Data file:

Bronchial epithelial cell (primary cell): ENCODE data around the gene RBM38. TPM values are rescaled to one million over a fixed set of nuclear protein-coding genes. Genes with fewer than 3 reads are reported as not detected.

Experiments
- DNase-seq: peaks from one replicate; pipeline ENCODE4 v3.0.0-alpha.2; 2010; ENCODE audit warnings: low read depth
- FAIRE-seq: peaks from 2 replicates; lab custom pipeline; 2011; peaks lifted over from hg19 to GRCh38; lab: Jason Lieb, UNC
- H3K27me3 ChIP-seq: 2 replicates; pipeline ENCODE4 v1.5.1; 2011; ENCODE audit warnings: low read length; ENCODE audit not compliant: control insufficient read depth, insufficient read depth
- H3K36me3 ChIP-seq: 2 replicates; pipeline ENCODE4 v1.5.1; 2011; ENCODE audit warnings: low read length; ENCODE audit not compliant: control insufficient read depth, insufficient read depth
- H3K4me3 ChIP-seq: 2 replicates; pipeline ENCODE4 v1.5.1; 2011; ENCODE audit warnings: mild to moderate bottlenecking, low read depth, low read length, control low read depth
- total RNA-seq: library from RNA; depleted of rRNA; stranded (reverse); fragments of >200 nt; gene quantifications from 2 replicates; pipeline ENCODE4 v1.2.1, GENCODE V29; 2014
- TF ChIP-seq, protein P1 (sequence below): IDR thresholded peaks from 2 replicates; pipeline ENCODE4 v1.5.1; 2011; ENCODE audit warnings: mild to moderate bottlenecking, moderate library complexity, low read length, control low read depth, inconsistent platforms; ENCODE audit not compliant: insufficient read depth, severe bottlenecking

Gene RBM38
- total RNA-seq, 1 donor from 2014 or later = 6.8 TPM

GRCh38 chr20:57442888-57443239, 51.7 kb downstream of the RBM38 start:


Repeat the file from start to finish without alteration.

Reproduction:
Bronchial epithelial cell (primary cell): ENCODE data around the gene RBM38. TPM values are rescaled to one million over a fixed set of nuclear protein-coding genes. Genes with fewer than 3 reads are reported as not detected.

Experiments
- DNase-seq: peaks from one replicate; pipeline ENCODE4 v3.0.0-alpha.2; 2010; ENCODE audit warnings: low read depth
- FAIRE-seq: peaks from 2 replicates; lab custom pipeline; 2011; peaks lifted over from hg19 to GRCh38; lab: Jason Lieb, UNC
- H3K27me3 ChIP-seq: 2 replicates; pipeline ENCODE4 v1.5.1; 2011; ENCODE audit warnings: low read length; ENCODE audit not compliant: control insufficient read depth, insufficient read depth
- H3K36me3 ChIP-seq: 2 replicates; pipeline ENCODE4 v1.5.1; 2011; ENCODE audit warnings: low read length; ENCODE audit not compliant: control insufficient read depth, insufficient read depth
- H3K4me3 ChIP-seq: 2 replicates; pipeline ENCODE4 v1.5.1; 2011; ENCODE audit warnings: mild to moderate bottlenecking, low read depth, low read length, control low read depth
- total RNA-seq: library from RNA; depleted of rRNA; stranded (reverse); fragments of >200 nt; gene quantifications from 2 replicates; pipeline ENCODE4 v1.2.1, GENCODE V29; 2014
- TF ChIP-seq, protein P1 (sequence below): IDR thresholded peaks from 2 replicates; pipeline ENCODE4 v1.5.1; 2011; ENCODE audit warnings: mild to moderate bottlenecking, moderate library complexity, low read length, control low read depth, inconsistent platforms; ENCODE audit not compliant: insufficient read depth, severe bottlenecking

Gene RBM38
- total RNA-seq, 1 donor from 2014 or later = 6.8 TPM

GRCh38 chr20:57442888-57443239, 51.7 kb downstream of the RBM38 start: